On-the-Land monitoring, youth engagement, and knowledge sharing of environmental change

Regions: Inuvialuit Settlement Region, Gwich'in Settlement Area, Sahtu Settlement Area, Dehcho Region, Qikiqtaaluk Region

Tags: social sciences, climate change, traditional knowledge, youth, climate monitoring

Principal Investigator: Spring, Andrew (17)
Licence Number: 16594
Organization: Wilfrid Laurier University
Licensed Year(s): 2019
Issued: Jul 22, 2019
Project Team: Jennifer Baltzer, Stephanie Woodworth, Kelly Skinner, Sonia Wesche

Objective(s): To build greater capacity for community-driven research and monitoring as part of local and regional Guardian programs and to ensure that research is conducted, and results delivered, in a culturally and socially respectful manner.

Project Description: Research will be conducted through shared on-the-land experiences with researchers and community members as well as focus groups within the communities and/or on-the-land. This includes interactive experiences in traditional knowledge as it arises from “way of life” practices on-the-land, consideration of knowledge and its communication at different scales and from different sources, and science-based research and monitoring questions and methods. Focus groups will be held with participants and encourage the use of a storytelling format based on preferences of community partners. Focus groups will be planned during each camp; focused on 1) terminology 2) how to promote knowledge sharing and 3) effective communication of knowledge and research.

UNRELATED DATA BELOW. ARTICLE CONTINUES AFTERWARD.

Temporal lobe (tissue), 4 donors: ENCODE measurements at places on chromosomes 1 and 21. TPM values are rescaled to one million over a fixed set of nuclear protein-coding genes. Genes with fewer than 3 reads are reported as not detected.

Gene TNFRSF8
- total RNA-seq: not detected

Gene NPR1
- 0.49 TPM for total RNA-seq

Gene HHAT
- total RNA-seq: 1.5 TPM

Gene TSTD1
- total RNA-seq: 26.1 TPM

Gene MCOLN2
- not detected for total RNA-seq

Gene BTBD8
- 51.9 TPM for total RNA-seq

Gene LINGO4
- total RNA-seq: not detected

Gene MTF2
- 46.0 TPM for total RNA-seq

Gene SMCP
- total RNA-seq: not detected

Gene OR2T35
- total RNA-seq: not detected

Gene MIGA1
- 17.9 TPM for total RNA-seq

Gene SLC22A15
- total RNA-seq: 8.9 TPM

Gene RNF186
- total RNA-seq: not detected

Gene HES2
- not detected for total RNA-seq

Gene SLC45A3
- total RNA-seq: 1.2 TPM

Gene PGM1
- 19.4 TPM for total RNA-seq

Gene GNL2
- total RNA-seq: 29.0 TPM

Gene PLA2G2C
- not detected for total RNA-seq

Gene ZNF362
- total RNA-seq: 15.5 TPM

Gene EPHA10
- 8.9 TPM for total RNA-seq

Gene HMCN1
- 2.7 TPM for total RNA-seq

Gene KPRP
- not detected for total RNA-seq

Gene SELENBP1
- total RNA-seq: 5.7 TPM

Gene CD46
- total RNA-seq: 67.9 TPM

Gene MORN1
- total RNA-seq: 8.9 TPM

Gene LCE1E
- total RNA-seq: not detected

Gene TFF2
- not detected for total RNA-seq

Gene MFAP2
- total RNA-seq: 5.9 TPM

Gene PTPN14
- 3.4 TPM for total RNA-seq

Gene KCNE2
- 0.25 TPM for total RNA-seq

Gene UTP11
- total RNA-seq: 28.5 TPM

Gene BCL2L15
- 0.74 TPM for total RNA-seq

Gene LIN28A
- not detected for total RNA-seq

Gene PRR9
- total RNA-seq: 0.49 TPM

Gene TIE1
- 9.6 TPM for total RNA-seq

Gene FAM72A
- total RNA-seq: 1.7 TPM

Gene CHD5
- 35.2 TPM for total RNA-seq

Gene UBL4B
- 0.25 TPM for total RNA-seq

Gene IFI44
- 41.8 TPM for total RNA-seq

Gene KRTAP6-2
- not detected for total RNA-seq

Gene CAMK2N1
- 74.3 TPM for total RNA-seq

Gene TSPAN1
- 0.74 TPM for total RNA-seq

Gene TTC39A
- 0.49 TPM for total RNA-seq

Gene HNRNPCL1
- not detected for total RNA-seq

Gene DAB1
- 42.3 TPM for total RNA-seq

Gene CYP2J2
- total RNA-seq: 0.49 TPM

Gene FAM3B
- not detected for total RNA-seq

The first type of focus group will take on the form of a “terminology workshop” to establish better terminology or phrases for words that do not translate well or with the same meaning into Dene languages. The second type of focus group will discuss how knowledge sharing can be promoted and the challenges and solutions to co-creating knowledge for this program and future implementation of research and monitoring programs. This will provide community feedback into the research and monitoring framework. These focus groups will enable community partners and researchers to discuss how knowledge can, and should, be shared between partners, researchers, communities, community members, and community leaders. All focus groups will be audio recorded and later transcribed before being distributed back to participants for validation. Some camp participants may not want to participate in the focus groups and will be able to contribute their perspectives through one-on-one semi-structured interviews with questions that coincide with the three types of focus groups. The interviews may end up being ‘walk along’ interviews during the camp as that type of impromptu conversation is likely to occur and provide valuable information about communication. As camps can vary in size, the team will be looking to involve 6-10 participants per camp. Questions and themes may change based on camp participants (youth, land user / harvester, elder).